Wednesday, October 25, 2006

Alexander Technique: FM's MSI 6 Point Sitting Plan Revisited

Alexander Technique: FM's MSI 6 Point Sitting Plan Revisited: "http://dialoguers.livejournal.comhttp://franis.blogspot.com"

I choose "re-decide" based on Alexander's 5 point plan in UOS Chapter 1 "Evolution of a Technique" where he uses the word "decision" and "reconsider" when describing how he used his plan to overcome his habitual response. I guess "re-decide" comes from combining those two!

This is the passage:

" (4) while still continuing to project the directions for the new use I would stop and consciously reconsider my first decision, and ask myself "Shall I after all go on to gain the end I have decided upon and speak the sentence? Or shall I not? Or shall I go on to gain some other end altogether?" -- and then and there make a fresh decision..."

Thursday, October 19, 2006

FM's MSI 6 Point Sitting Plan Revisited

FM's 6 Point Plan for Sitting In A Chair (MSI Part 2 Chapter 7)

"20. These same rules are equally applicable in principle to the acts of sitting and of rising from a sitting position. Very few people have the right mental conception of the ”means whereby” of these acts or of the correct use of the parts which should be employed in their performance, and this despite the fact that we are performing these acts continually, and with such apparent ease from our own point of view. If you ask any of your friends to sit down, you will notice, if you observe their actions closely, that in nearly all cases there is undue increase of muscular tension in the body and lower limbs; in many cases the arms are actually employed. As a rule, however, the most striking action is the alteration in the position of the head, which is thrown back, whilst the neck is stiffened and shortened. Now I will describe the correct method, but it must be borne in mind that it is useless to give what I here call ”orders” to the muscular mechanism, until the original habit and the principle of mental conception connected with this action have been eradicated. If, for instance, before giving any of the ”orders” which follow, the experimenter has already fixed in his mind that he is to go through the performance of sitting down, as that performance is known to him, this suggestion will at once call into play all the old vicious co-ordinations, and the new orders will never influence the mechanisms to which they are directed, because those mechanisms will already be imperfectly employed, and will be held in their old routine by the force of the familiar suggestion.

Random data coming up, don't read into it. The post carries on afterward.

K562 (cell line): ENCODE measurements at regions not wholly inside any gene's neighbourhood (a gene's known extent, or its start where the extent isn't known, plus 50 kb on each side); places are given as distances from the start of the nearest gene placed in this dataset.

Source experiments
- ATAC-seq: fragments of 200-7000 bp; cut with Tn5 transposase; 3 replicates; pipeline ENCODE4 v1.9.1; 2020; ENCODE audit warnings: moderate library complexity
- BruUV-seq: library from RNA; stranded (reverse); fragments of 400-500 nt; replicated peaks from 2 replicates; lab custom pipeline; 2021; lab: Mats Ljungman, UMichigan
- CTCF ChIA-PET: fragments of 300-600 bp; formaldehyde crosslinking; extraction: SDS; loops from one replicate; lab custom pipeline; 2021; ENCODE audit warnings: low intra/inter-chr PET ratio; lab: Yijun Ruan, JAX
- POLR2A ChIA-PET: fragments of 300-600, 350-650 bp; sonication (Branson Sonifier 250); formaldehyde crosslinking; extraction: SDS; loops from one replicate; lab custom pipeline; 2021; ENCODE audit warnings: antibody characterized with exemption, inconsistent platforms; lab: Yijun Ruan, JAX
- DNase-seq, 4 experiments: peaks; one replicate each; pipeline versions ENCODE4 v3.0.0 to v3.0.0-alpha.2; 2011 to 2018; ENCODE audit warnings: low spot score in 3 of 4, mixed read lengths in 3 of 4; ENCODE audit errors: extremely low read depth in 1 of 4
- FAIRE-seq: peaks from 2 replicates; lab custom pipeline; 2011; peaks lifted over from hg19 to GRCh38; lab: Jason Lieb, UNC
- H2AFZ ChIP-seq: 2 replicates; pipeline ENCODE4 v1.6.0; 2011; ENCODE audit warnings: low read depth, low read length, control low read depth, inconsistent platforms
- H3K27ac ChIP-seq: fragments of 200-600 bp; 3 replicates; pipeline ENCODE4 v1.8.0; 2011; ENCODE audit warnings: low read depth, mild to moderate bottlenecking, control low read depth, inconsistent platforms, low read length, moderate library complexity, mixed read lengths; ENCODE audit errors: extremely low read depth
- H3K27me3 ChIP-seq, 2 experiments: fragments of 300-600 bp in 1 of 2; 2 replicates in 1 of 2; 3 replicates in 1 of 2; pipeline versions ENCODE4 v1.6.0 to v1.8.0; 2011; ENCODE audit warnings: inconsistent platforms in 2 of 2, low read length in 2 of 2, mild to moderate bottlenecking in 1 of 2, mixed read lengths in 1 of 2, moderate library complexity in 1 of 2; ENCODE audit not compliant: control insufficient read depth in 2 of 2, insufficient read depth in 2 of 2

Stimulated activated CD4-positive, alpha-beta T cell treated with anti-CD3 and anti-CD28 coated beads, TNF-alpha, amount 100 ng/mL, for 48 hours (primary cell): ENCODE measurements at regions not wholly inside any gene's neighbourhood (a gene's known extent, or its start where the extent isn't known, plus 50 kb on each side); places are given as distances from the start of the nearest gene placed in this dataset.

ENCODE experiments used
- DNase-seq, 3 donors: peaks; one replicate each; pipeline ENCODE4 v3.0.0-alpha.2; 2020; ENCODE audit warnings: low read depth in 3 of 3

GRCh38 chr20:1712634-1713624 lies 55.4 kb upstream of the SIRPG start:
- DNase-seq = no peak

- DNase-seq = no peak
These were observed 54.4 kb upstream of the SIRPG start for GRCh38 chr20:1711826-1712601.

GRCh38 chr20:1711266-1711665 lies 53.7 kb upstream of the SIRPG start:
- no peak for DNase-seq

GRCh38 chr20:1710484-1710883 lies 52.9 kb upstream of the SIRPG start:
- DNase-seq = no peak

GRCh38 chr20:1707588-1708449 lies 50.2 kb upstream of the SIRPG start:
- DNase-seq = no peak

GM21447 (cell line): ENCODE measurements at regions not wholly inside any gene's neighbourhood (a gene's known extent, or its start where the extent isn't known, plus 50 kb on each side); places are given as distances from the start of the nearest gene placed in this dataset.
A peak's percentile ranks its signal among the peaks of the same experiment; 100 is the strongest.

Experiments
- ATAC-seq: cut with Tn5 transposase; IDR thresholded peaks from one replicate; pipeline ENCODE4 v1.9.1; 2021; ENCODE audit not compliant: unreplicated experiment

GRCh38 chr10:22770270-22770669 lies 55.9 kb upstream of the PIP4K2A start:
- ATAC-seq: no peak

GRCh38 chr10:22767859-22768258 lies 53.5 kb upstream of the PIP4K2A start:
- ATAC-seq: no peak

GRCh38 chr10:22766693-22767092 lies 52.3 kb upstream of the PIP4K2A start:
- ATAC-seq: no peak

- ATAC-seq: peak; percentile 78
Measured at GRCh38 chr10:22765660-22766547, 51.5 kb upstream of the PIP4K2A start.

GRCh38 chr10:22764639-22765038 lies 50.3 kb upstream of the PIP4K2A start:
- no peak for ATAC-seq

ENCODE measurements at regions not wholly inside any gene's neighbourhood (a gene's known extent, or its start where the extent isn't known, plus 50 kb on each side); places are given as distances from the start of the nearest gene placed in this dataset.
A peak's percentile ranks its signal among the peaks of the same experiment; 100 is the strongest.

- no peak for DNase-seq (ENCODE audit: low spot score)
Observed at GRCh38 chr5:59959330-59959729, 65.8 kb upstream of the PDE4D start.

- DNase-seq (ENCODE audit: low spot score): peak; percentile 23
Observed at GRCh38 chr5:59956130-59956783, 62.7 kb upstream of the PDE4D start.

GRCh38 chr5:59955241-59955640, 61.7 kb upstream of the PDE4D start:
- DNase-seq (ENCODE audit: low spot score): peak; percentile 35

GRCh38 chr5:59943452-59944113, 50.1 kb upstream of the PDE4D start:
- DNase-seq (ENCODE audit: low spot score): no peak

Firstly, then, rid the mind of the idea of sitting down, and consider the exercise and each order independently of the final consequence they entail. In other words, study the "means,” not the "end.”
Secondly, stand in the position already described as the correct standing position, with the back of the legs almost touching the seat of the chair. Thirdly, order the neck to relax, and at the same time order the head forward and up. (Note that to ”order” the muscles of the neck to relax does not mean ”allow the head to fall forward on the chest.” The order suggested is merely a mental preventive to the erroneous preconceived idea.)
Fourthly, keep clearly in the mind the general idea of the lengthening of the body which is a direct consequence of the third series of orders. And
fifthly, order simultaneously the hips to move backwards and the knees to bend, the knees and hip-joints acting as hinges. During this act a mental order must be given to widen the back. When this order is fulfilled, the experimenter will find himself sitting in the chair. But he is not yet upright, for the body will be inclined forward, unless he frustrates the whole performance at this point by giving his old orders to come to an upright position.
Sixthly, then — and this is of great importance — pause for an instant in the position in which you will fall into the chair if the earlier instructions have been correctly followed, and then, after ordering the neck to relax and the head forward and up, the spine to lengthen, and the back to widen, come back into the chair and to an upright position by using the hips as a hinge, and without shortening the back, stiffening the neck or throwing up the head."

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Jeremy's Simplified Generic Version
1. Clarify your intention
2. Unify your Field of Attention (i.e. your self, your surroundings, your intention)
3/4. Ask for your co-ordination
5. Move from the leading edges of the movement while letting your arms go on a holiday
6. Re-decide - clarify leading edge - move.